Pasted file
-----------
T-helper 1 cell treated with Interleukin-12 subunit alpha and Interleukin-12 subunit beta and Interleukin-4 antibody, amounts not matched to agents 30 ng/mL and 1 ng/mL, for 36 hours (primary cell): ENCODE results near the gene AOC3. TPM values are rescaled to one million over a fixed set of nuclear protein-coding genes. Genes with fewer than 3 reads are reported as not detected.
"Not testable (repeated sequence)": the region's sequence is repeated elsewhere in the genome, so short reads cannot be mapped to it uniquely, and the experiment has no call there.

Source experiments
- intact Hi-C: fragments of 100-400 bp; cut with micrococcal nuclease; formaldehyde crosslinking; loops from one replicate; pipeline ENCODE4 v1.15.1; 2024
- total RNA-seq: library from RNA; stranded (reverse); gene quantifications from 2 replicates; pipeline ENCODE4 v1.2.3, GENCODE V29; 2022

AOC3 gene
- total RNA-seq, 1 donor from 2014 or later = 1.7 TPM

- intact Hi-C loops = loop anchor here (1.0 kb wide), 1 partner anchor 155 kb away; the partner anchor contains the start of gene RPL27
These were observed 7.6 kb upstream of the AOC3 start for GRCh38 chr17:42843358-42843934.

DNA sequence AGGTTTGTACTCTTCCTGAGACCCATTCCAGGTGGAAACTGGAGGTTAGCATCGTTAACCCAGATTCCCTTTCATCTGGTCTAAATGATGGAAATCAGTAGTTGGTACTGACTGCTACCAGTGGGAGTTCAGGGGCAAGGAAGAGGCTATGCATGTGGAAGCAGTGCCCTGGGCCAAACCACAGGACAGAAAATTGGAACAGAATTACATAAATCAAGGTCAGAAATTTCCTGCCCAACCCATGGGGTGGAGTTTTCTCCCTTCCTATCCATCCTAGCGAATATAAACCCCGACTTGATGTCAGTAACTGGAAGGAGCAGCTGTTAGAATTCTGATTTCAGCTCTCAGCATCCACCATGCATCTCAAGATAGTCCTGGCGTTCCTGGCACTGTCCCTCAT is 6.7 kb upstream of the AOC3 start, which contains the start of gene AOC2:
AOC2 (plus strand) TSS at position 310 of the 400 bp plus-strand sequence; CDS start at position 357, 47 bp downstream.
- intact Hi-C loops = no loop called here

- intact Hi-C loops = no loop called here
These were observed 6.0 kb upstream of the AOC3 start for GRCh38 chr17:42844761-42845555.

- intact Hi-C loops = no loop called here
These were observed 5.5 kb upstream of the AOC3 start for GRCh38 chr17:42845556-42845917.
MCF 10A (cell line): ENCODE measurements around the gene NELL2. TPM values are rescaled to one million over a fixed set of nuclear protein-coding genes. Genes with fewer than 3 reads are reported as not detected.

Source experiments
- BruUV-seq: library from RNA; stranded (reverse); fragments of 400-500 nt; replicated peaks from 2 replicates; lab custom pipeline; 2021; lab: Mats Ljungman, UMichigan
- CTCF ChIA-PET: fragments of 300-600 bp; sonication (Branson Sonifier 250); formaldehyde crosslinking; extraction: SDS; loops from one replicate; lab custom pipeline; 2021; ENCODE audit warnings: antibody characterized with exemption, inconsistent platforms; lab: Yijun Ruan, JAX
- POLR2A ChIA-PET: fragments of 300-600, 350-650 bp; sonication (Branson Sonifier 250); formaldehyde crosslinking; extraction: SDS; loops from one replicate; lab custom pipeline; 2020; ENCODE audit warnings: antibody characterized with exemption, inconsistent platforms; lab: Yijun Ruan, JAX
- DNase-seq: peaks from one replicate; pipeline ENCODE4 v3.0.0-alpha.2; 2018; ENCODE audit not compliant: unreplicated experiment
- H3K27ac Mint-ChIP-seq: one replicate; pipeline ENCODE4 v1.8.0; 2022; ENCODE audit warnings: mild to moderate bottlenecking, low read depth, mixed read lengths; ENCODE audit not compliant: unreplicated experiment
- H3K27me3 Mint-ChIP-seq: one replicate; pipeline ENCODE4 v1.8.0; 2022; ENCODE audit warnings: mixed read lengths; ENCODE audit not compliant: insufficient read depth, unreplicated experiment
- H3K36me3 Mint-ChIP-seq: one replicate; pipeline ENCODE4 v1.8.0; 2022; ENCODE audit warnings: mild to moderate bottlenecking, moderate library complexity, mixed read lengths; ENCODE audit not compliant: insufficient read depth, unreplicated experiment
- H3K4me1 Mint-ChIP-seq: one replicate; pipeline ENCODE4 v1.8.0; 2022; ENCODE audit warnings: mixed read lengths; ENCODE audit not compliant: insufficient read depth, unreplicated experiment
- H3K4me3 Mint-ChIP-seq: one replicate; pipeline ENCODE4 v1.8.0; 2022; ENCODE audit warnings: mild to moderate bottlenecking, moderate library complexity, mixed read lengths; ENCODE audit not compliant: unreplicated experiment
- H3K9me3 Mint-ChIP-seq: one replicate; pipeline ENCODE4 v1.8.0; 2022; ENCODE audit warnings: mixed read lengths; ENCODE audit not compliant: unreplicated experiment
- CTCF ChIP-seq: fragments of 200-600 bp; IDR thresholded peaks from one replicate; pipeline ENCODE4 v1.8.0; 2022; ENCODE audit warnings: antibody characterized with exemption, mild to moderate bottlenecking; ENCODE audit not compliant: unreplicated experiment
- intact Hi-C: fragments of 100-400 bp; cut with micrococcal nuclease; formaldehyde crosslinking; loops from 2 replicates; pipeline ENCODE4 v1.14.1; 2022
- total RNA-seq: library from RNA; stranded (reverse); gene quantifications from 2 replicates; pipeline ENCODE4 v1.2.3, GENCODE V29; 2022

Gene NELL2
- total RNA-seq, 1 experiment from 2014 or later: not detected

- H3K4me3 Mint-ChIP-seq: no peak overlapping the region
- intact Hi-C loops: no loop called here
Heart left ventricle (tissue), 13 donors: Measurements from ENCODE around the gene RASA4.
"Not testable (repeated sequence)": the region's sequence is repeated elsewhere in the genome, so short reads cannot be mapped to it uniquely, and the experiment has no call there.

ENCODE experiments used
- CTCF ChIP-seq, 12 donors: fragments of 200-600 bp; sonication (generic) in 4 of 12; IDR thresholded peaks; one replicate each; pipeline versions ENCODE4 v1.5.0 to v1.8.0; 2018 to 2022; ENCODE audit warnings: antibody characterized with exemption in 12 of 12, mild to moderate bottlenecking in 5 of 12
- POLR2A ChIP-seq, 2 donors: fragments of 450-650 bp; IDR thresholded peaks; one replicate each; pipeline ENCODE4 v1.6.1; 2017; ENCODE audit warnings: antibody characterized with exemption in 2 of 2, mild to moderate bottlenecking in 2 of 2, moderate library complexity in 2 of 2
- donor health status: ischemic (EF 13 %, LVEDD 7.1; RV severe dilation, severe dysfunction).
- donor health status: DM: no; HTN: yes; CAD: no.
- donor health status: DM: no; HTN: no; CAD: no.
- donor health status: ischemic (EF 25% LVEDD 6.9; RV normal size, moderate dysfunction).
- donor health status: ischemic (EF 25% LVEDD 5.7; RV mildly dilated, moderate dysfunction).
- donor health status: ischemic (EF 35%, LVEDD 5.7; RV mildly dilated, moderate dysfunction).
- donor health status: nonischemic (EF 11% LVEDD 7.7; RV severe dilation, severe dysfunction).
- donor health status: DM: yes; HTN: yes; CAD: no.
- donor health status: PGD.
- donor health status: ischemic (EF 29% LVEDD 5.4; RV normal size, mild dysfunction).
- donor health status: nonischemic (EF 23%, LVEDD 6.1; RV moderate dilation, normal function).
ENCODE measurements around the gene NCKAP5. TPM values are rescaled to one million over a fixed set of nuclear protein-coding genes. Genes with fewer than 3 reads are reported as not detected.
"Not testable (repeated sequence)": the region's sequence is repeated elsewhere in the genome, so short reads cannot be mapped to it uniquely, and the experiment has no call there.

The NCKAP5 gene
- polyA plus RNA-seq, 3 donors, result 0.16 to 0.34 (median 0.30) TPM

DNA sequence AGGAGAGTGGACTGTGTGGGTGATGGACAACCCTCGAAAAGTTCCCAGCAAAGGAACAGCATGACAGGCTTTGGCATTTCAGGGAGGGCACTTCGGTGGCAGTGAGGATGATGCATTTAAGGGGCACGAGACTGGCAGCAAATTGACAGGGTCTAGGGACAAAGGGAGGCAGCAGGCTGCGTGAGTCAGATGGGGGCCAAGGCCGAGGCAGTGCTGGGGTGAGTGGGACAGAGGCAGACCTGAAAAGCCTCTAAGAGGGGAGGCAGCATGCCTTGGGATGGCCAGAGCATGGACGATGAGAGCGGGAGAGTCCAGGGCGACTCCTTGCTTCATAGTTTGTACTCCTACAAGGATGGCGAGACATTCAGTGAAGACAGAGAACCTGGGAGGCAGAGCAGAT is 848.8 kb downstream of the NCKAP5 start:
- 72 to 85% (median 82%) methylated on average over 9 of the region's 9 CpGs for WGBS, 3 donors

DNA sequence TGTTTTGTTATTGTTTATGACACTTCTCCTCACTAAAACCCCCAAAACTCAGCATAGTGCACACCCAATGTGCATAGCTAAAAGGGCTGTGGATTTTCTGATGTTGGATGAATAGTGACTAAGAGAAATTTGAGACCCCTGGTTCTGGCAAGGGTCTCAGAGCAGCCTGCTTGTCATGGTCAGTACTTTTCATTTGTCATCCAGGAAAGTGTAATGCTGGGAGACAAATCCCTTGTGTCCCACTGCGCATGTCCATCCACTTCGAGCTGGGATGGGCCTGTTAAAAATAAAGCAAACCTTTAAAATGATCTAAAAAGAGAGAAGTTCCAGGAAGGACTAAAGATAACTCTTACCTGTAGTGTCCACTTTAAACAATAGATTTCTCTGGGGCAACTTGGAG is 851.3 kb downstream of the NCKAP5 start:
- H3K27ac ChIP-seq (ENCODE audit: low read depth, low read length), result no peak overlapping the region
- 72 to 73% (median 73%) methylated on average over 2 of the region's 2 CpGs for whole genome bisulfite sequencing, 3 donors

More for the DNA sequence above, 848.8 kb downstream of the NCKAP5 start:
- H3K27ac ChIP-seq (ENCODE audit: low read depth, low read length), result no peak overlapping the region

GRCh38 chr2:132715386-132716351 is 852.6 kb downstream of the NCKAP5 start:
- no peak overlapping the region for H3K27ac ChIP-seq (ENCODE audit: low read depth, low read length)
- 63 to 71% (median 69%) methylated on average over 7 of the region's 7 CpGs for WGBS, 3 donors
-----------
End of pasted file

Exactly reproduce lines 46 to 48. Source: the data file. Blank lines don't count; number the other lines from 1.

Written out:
- donor health status: ischemic (EF 35%, LVEDD 5.7; RV mildly dilated, moderate dysfunction).
- donor health status: nonischemic (EF 11% LVEDD 7.7; RV severe dilation, severe dysfunction).
- donor health status: DM: yes; HTN: yes; CAD: no.